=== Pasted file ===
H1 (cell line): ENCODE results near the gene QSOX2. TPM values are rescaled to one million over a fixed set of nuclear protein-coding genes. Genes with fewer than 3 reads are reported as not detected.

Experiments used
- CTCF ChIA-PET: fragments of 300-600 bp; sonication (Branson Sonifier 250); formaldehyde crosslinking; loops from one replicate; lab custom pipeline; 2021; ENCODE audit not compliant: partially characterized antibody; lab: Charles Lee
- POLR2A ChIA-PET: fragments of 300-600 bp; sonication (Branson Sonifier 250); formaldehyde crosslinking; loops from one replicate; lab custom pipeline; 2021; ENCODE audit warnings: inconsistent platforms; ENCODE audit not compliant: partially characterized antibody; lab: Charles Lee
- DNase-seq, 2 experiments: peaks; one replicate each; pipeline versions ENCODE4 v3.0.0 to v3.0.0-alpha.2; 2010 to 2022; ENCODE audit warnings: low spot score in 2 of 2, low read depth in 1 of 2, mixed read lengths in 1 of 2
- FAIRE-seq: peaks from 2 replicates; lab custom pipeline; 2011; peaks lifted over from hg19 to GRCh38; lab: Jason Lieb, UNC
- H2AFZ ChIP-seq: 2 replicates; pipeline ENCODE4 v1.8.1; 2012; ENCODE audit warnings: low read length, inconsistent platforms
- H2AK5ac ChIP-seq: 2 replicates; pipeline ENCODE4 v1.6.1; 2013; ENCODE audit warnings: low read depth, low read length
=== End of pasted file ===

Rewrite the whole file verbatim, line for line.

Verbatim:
H1 (cell line): ENCODE results near the gene QSOX2. TPM values are rescaled to one million over a fixed set of nuclear protein-coding genes. Genes with fewer than 3 reads are reported as not detected.

Experiments used
- CTCF ChIA-PET: fragments of 300-600 bp; sonication (Branson Sonifier 250); formaldehyde crosslinking; loops from one replicate; lab custom pipeline; 2021; ENCODE audit not compliant: partially characterized antibody; lab: Charles Lee
- POLR2A ChIA-PET: fragments of 300-600 bp; sonication (Branson Sonifier 250); formaldehyde crosslinking; loops from one replicate; lab custom pipeline; 2021; ENCODE audit warnings: inconsistent platforms; ENCODE audit not compliant: partially characterized antibody; lab: Charles Lee
- DNase-seq, 2 experiments: peaks; one replicate each; pipeline versions ENCODE4 v3.0.0 to v3.0.0-alpha.2; 2010 to 2022; ENCODE audit warnings: low spot score in 2 of 2, low read depth in 1 of 2, mixed read lengths in 1 of 2
- FAIRE-seq: peaks from 2 replicates; lab custom pipeline; 2011; peaks lifted over from hg19 to GRCh38; lab: Jason Lieb, UNC
- H2AFZ ChIP-seq: 2 replicates; pipeline ENCODE4 v1.8.1; 2012; ENCODE audit warnings: low read length, inconsistent platforms
- H2AK5ac ChIP-seq: 2 replicates; pipeline ENCODE4 v1.6.1; 2013; ENCODE audit warnings: low read depth, low read length